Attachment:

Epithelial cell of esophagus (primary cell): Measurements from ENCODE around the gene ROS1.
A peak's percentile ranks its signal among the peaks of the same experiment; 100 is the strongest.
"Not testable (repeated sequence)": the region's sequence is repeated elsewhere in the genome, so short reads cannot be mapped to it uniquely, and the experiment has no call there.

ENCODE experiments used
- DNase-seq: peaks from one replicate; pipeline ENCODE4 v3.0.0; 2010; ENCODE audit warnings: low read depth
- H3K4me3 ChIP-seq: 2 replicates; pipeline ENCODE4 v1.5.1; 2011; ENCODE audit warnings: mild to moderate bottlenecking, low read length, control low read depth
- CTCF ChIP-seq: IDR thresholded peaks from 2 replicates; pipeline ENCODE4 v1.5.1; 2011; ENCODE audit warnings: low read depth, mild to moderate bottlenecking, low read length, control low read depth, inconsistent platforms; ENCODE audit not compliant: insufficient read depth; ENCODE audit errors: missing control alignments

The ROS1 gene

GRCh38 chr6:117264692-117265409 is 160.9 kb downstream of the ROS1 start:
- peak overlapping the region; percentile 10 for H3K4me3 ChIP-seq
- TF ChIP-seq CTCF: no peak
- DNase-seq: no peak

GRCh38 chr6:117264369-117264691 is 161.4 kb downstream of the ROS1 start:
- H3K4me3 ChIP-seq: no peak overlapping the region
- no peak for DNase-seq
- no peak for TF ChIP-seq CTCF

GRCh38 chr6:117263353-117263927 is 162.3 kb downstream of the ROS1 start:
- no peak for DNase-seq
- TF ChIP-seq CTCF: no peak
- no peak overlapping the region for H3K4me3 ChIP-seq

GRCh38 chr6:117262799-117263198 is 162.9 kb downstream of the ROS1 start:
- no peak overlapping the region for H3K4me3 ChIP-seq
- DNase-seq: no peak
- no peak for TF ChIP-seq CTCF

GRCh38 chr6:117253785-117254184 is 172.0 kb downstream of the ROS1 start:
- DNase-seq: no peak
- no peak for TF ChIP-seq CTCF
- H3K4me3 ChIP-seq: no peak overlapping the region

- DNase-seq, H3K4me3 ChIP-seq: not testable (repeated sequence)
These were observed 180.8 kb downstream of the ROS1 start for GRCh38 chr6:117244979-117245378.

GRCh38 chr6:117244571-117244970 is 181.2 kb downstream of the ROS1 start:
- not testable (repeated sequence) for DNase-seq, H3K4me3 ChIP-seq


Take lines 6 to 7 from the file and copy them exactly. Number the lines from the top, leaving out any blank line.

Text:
- H3K4me3 ChIP-seq: 2 replicates; pipeline ENCODE4 v1.5.1; 2011; ENCODE audit warnings: mild to moderate bottlenecking, low read length, control low read depth
- CTCF ChIP-seq: IDR thresholded peaks from 2 replicates; pipeline ENCODE4 v1.5.1; 2011; ENCODE audit warnings: low read depth, mild to moderate bottlenecking, low read length, control low read depth, inconsistent platforms; ENCODE audit not compliant: insufficient read depth; ENCODE audit errors: missing control alignments